Well, Ike, and I are off to another hamfest this weekend, this one in Washington Mo.(just outside St. Louis). We'll have a radio set up on 51mc, and maybe another on 51.6.We'll also have one up on 146.56, and If time allows before I leave in the morning(the hamfest is Sunday) I hope to also have an HF station ready for use, so also listen up on 3885, or elsewhere on the bands(KB0SFP, and WB0AAQ).

     Last weekends PHD Hamfest in Kansas City was a total bust for green radios, there wasn't even any black, or haze gray ones(and this the largest hamfest in Missouri, & Kansas! We did have fun though.





Thank you for your comments.  I hope to hear from others as well. I've changed the write up to incorporate your major points and to make other parts clearer.  As other info drifts in, I will change again.

I do have to correct one statement you made, however...The RT-10, RT-278/URC-10, and RT-278A/URC-10 are all solid state units.  The following is from TM 11-5820-640-15 which covers all three sets.  
"Battery power is provided via an external battery [ed) -16 Volts] connected to the radio set by a waterproof cable (RT-278/URC-10 and RT-278A/URC-10) or by an integral battery pack (ACR RT-10)."  There were two types of integral packs where the back cover (K308) had to be removed and tossed and a new cover put on in order to replace the battery, and another where just the battery (K308A) was tossed (this is the type I have).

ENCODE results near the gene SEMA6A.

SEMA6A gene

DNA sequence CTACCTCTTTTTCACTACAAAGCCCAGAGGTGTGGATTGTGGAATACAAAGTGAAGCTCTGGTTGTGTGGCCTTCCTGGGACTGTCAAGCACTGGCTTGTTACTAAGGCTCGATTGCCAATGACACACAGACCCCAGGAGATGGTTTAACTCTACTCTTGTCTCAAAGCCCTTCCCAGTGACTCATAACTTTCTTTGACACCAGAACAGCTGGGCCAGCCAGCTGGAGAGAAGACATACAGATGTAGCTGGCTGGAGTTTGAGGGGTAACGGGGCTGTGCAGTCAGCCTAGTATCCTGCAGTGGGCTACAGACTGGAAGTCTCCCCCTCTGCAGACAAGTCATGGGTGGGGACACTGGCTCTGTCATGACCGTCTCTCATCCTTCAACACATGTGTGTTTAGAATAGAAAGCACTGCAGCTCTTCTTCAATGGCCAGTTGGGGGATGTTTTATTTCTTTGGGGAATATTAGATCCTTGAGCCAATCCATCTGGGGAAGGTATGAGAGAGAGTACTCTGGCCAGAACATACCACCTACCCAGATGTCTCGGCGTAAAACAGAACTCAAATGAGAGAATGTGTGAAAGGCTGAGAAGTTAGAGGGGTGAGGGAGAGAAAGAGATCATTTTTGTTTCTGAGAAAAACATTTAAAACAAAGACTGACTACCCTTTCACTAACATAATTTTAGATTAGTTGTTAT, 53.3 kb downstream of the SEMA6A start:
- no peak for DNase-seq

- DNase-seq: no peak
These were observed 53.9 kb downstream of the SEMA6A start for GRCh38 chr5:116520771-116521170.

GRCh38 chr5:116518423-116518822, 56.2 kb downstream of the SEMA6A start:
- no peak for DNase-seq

It also says there are RT-10's in the field (Navy) that have a 1/4 wave antenna, and other units (Air Force) with 1/2 wave antennas. The manual goes on to say there were some circuit changes that differentiate the RT-278 from the RT-278A and RT-10.  There is a schematic for the RT-278, and a second schematic for the RT-278A and RT-10 serial numbers below 6773, and a third schematic for RT-278A and the RT-10 serial 6773 and up.

There's at least two versions of the RT-10 out there that are not crystaled on 243 MHz, The PRC-93 version of the ACR RT-10 had the mechanical volume control, and the RT-20. It's a USMC set and labeled 'Code 1'. 

The RT-20A was on 251.9 MHz, which is channel B of the training version of the URC-64 (URC-64(T)), is the only frequency in the single frequency training version of the PRC-90 (which is called PRC-90(T), and is one of the frequencies in the two frequency version of the PRC-90(T), 236 MHz being the other.  An Air Force Equipment Specialist said it was for training.  I would guess he was right.



I have several URC-10s (demiled).   They do use a seperate battery like the URC-4 but they are all solid state.  I have both the RT-278 and RT-278A. The radios look identical to me, inside and out.  The sets I have were made by Bendix Radio and not ACR.